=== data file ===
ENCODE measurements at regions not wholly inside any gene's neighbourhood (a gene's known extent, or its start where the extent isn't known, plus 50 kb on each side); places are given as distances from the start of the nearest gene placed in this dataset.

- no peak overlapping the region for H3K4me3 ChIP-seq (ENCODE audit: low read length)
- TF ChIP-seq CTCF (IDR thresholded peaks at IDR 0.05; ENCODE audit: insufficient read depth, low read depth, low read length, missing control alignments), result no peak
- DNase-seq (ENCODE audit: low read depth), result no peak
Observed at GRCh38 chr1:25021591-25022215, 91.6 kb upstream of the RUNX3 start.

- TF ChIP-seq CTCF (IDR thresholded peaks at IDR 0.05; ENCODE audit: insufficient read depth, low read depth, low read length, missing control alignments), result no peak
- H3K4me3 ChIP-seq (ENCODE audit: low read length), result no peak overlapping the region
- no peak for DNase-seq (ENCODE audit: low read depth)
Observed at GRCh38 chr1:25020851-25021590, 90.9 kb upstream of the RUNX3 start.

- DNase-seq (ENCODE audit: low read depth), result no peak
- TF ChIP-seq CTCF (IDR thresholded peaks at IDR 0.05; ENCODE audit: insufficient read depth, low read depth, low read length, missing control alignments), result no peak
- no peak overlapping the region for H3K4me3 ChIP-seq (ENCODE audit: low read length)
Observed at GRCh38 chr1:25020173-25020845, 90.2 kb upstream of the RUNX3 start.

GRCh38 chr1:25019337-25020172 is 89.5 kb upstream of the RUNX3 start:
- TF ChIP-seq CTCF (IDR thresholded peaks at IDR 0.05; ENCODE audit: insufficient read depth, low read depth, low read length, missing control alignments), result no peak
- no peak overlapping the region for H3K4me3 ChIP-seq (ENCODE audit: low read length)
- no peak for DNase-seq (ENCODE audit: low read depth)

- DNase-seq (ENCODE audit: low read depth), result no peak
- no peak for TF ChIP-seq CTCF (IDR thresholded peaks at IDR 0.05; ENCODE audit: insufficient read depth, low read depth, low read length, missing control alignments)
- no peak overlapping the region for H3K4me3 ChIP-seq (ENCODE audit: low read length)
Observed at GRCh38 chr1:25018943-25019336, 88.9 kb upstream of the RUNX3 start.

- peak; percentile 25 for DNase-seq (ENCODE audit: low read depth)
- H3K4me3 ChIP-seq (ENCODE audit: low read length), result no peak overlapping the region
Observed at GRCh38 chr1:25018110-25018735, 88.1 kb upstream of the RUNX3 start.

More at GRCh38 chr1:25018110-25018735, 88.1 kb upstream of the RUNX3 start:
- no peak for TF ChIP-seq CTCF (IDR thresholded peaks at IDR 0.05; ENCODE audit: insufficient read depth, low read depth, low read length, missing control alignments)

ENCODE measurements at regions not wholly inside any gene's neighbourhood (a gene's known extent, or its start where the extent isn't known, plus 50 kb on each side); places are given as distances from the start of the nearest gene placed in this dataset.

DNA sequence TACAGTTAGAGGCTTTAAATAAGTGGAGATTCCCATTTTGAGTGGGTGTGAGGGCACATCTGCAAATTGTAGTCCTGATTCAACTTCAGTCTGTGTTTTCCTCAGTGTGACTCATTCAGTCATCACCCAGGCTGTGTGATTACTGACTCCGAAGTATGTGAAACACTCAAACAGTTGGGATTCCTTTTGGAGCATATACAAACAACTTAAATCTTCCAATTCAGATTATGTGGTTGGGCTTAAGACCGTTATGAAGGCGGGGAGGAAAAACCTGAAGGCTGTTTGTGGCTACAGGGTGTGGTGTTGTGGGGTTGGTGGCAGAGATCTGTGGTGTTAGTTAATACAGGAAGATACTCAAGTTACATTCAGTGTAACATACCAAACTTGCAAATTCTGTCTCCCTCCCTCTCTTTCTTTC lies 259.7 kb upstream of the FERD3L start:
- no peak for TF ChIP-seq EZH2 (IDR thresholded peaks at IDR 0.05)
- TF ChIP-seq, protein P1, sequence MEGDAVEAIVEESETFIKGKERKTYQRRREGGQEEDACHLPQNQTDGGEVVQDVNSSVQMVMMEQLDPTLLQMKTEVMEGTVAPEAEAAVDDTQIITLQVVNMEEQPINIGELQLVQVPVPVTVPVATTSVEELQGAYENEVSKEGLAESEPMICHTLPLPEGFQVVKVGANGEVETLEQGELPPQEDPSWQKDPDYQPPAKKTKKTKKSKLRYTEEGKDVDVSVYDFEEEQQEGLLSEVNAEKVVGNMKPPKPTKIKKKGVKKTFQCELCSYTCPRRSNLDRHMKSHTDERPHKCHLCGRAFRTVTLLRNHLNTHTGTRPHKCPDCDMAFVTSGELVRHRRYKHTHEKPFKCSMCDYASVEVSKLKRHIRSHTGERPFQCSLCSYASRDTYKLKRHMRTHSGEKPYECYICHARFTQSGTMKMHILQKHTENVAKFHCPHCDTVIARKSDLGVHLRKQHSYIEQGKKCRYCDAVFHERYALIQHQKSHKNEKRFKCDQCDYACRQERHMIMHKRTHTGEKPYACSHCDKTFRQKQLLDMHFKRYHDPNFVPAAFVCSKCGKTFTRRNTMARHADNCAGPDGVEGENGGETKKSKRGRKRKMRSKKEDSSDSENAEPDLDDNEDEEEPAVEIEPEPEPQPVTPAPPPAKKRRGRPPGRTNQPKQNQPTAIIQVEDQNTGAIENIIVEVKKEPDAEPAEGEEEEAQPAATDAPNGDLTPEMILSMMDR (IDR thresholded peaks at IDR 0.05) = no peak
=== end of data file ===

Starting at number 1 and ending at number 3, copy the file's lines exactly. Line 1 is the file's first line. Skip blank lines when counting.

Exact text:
ENCODE measurements at regions not wholly inside any gene's neighbourhood (a gene's known extent, or its start where the extent isn't known, plus 50 kb on each side); places are given as distances from the start of the nearest gene placed in this dataset.

- no peak overlapping the region for H3K4me3 ChIP-seq (ENCODE audit: low read length)
- TF ChIP-seq CTCF (IDR thresholded peaks at IDR 0.05; ENCODE audit: insufficient read depth, low read depth, low read length, missing control alignments), result no peak